Free Will & Judicial Systems

Free Will & Judicial Systems

What happens to the justice system in the Untied States when a majority of people no longer believe that humans actually have free will? There is still a debate within science as to whether or not humans actually have free will, but there is evidence to suggest that free will is a useful illusion, but not an idea that is supported by science.
Ideas of free will assume there is some sort of inner magic taking place within humans. In his book Sapiens, Yuval Noah Harari compares the inner explanations of free will to Christian explanations of the soul. While I think there may still be a non-religious stance from which one could argue free will exists, I think his comparison is useful – though perhaps a bit intentionally provocative. Harari writes, “Scientists studying the inner workings of the human organism have found no soul there. They increasingly argue that human behavior is determined by hormones, genes, and synapses, rather than by free will.”
Science suggests that humans are pretty easy to manipulate in a controlled lab setting. We can give people suggestions and directions without them realizing it, and they will make excuses and justifications of their action that support the idea of free will afterward. This doesn’t translate into some sort of totalitarian regime of mind control, but it does challenge ideas of free will. Additionally, we can observe action potentials within the brain that trigger an action before a person is consciously aware of an action. This is another suggestion that free will is more of an illusion than a central aspect of our consciousness.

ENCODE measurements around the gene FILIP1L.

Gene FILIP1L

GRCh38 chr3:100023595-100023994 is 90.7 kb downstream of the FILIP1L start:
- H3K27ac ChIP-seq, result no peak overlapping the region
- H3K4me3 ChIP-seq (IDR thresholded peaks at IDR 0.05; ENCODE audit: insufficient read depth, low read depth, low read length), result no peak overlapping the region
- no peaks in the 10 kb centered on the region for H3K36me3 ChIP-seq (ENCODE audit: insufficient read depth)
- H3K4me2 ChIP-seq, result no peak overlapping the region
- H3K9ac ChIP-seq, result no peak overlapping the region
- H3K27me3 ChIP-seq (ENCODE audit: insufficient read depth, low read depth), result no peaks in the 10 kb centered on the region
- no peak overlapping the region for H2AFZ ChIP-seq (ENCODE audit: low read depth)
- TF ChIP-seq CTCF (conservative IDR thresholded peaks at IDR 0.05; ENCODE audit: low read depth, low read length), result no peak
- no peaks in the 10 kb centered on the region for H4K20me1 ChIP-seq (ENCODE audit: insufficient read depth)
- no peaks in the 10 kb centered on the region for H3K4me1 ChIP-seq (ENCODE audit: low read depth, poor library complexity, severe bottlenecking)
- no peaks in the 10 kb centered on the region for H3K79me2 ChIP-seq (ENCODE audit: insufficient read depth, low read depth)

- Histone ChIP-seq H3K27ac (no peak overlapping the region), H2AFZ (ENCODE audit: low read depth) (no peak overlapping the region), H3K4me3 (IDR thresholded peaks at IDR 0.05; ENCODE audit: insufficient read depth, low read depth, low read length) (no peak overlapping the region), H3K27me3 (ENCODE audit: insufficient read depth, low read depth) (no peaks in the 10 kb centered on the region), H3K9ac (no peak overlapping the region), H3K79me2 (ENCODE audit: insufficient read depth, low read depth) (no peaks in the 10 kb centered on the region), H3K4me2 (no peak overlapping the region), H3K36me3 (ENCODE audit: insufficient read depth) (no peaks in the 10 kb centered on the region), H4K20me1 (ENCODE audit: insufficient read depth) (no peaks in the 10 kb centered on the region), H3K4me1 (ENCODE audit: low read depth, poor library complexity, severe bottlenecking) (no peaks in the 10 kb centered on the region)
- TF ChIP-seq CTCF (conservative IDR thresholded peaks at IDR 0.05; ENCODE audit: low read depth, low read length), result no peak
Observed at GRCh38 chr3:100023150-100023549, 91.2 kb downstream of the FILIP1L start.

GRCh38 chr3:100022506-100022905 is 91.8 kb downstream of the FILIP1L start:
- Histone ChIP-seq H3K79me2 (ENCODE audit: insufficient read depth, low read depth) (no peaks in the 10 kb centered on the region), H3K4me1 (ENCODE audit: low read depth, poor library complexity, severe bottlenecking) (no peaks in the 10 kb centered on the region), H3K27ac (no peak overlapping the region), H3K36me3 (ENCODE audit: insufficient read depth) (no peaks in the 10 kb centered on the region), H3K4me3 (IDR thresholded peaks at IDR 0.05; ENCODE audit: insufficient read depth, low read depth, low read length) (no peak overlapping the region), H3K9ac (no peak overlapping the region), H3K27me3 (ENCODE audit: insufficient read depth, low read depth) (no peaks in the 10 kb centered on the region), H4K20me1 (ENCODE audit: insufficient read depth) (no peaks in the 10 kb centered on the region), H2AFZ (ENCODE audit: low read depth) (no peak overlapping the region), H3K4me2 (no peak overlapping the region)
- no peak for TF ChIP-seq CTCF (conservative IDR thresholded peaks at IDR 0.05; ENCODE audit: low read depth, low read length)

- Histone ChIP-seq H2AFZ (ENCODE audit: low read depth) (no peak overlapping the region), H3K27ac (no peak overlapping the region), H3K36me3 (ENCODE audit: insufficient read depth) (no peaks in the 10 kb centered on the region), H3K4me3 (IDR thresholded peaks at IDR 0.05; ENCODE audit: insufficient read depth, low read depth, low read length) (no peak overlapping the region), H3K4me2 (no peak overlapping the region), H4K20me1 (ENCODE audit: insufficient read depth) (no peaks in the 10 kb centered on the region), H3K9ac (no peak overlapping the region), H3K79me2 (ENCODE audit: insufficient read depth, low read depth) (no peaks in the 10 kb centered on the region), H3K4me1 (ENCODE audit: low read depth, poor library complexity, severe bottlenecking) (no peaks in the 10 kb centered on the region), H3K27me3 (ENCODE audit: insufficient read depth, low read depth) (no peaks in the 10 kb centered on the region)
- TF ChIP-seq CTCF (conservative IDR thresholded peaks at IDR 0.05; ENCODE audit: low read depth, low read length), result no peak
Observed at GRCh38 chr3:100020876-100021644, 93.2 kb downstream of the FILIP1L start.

Which brings me to the question in the title of this post. A question Harari asks directly by writing, “our judicial and political systems largely try to sweep such inconvenient discoveries [scientific findings that suggest we don’t have free will] under the carpet. But in all frankness, how long can we maintain the wall separating the department of biology from the departments of law and political science?” What happens to the judicial system when it is not just a group of brainy scientists and nerds who read Sapiens that agree that free will doesn’t appear to be real? When we view human behaviors and decisions as greatly influenced by biological factors beyond the control of an individual, how do we justify incarceration, seemingly arbitrary prison sentences, and ideas of responsibility for committing crimes?